Becoming like the elite 11% who get all their tasks done each day Part 1

There are a number of reasons why, according to a recent Linkedin study, only 11% of professionals get their planned tasks done each day. This is an elite group, and one reason people use the resources here at ScheduleU is to improve their chances of finishing the day with all their tasks crossed off.

But it’s not easy, even at the higher skill levels discussed in A Course in Scheduling. Many people use methods which are simply unsuitable for the number of tasks they are trying to complete. Without an upgrade to their behaviors and tools, they will never get there.

However, even if they are using the appropriate tools for their circumstances, there’s still a challenge.

I noticed that, even with the use of SkedPal, there were moments and days in which I would be doing something different from what I had written in my calendar. I gave it a name: “Being Off-Calendar.” (I also dubbed the preferred state “Being On-Calendar.”)

While there is no way to completely avoid a day’s disruptions, I imagined that there must be a continuum from very bad to very good days. I supposed that the more productive someone is, the more likely they are to have good days in which their actions mirrored the contents of their calendar. The opposite would also be true.

While it would be impossible to be perfect, there should be some ways to be better, I reasoned. They key would be to change some behaviors I had never focused on before.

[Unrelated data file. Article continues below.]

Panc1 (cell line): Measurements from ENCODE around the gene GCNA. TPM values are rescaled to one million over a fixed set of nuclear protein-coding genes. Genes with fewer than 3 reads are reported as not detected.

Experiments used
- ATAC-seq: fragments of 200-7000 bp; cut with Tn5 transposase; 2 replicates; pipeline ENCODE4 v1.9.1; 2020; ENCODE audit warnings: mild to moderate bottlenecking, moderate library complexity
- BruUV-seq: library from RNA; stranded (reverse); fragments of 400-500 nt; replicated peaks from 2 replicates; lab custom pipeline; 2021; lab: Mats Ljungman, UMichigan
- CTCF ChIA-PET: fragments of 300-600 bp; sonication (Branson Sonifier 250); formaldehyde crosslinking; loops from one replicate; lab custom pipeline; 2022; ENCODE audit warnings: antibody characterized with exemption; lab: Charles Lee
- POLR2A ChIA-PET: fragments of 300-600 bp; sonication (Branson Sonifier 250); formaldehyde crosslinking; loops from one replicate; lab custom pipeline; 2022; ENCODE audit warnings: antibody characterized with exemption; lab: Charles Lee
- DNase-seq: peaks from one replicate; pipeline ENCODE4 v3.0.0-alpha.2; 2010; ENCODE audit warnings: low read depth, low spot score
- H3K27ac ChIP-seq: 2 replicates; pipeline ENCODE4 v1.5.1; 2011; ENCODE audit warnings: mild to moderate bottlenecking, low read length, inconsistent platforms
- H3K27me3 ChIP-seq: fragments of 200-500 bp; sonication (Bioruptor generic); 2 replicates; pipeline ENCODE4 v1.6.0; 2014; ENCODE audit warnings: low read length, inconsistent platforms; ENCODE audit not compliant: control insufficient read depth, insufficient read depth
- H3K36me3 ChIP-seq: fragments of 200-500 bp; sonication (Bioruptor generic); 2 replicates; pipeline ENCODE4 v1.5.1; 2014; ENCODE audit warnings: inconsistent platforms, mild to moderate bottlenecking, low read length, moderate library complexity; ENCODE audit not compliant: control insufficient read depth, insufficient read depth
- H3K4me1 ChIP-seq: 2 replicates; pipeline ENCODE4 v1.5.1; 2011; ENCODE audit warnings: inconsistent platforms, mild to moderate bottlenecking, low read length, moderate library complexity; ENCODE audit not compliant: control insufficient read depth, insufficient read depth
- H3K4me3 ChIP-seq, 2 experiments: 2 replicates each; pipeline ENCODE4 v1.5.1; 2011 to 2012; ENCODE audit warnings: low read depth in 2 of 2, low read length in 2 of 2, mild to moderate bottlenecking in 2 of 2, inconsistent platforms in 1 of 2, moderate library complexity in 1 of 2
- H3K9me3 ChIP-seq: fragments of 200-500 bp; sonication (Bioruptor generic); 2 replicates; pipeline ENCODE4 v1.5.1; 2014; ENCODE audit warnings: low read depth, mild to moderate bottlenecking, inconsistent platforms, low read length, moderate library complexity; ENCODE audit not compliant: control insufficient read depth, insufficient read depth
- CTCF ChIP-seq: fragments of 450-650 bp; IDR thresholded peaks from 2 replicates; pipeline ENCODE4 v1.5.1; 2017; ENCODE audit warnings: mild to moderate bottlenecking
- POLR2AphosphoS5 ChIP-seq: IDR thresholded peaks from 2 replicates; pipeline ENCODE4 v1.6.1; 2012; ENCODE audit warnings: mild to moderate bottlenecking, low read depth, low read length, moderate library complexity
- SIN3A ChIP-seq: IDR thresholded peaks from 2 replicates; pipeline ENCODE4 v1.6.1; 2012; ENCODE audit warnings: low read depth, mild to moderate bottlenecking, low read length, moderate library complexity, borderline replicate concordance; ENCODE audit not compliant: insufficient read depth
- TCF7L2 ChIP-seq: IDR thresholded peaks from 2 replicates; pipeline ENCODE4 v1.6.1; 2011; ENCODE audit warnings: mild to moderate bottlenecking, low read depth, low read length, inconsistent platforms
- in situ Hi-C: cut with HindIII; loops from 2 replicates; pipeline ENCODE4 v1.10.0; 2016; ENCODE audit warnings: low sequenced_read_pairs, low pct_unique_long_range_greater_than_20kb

A Game I Set Up

If you have read any of my recent writing on improving task management apps, you may agree that one of the best ways to engage yourself and others in changing habits, practice and rituals is to introduce elements of gamification. If they are used skillfully, they can make behaviors stick by making a transformation fun, challenging and immersive.

I decided to use some of these principles, inviting others to join me in playing an “On-Calendar Game.” While fewer than ten people responded, I had a feeling I would be far more focused if I had even one other person watching my progress. Accountability works.

So does fun. Who wants to play a game alone?

In my next post in this short series, I’ll share the initial game I created and why it ended up being the only game I could feasibly invent, given a number of limitations. In a subsequent post, I’ll share the results and lessons learned.